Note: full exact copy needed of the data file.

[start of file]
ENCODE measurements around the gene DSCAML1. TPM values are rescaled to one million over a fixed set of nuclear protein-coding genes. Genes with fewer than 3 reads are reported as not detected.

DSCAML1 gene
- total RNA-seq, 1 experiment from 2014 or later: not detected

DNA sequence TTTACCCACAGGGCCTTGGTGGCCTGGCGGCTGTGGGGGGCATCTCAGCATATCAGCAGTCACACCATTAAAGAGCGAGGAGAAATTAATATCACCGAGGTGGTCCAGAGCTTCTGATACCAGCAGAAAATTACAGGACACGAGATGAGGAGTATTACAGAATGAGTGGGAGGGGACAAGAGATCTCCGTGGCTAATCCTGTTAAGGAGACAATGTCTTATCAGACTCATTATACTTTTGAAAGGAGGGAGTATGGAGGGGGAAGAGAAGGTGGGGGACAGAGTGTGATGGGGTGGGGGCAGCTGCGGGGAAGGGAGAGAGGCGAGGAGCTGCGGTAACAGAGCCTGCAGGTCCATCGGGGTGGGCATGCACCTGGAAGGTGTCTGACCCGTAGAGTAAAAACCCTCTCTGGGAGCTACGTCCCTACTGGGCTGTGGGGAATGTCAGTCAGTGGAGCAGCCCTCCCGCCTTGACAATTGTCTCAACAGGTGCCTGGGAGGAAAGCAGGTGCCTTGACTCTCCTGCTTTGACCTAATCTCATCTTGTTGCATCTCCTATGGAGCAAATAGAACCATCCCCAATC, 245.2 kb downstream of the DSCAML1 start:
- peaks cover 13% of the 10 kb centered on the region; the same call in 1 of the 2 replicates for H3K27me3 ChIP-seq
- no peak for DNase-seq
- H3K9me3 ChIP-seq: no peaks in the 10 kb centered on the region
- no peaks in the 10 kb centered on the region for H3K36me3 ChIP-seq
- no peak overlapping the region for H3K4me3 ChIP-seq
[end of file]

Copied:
ENCODE measurements around the gene DSCAML1. TPM values are rescaled to one million over a fixed set of nuclear protein-coding genes. Genes with fewer than 3 reads are reported as not detected.

DSCAML1 gene
- total RNA-seq, 1 experiment from 2014 or later: not detected

DNA sequence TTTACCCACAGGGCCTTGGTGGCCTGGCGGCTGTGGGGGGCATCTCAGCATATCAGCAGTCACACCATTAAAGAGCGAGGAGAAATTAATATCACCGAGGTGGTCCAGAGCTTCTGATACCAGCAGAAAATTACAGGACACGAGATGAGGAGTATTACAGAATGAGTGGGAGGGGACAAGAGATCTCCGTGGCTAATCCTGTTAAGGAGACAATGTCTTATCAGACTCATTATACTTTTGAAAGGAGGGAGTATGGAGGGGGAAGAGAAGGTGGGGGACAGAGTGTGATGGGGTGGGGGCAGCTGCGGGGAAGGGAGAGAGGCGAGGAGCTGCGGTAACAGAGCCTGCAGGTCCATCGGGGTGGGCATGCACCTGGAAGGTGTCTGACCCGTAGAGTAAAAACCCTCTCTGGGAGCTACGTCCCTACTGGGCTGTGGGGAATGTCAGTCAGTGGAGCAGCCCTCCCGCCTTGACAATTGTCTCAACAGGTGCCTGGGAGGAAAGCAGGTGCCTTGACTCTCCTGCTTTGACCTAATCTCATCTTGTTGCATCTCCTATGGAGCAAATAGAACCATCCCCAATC, 245.2 kb downstream of the DSCAML1 start:
- peaks cover 13% of the 10 kb centered on the region; the same call in 1 of the 2 replicates for H3K27me3 ChIP-seq
- no peak for DNase-seq
- H3K9me3 ChIP-seq: no peaks in the 10 kb centered on the region
- no peaks in the 10 kb centered on the region for H3K36me3 ChIP-seq
- no peak overlapping the region for H3K4me3 ChIP-seq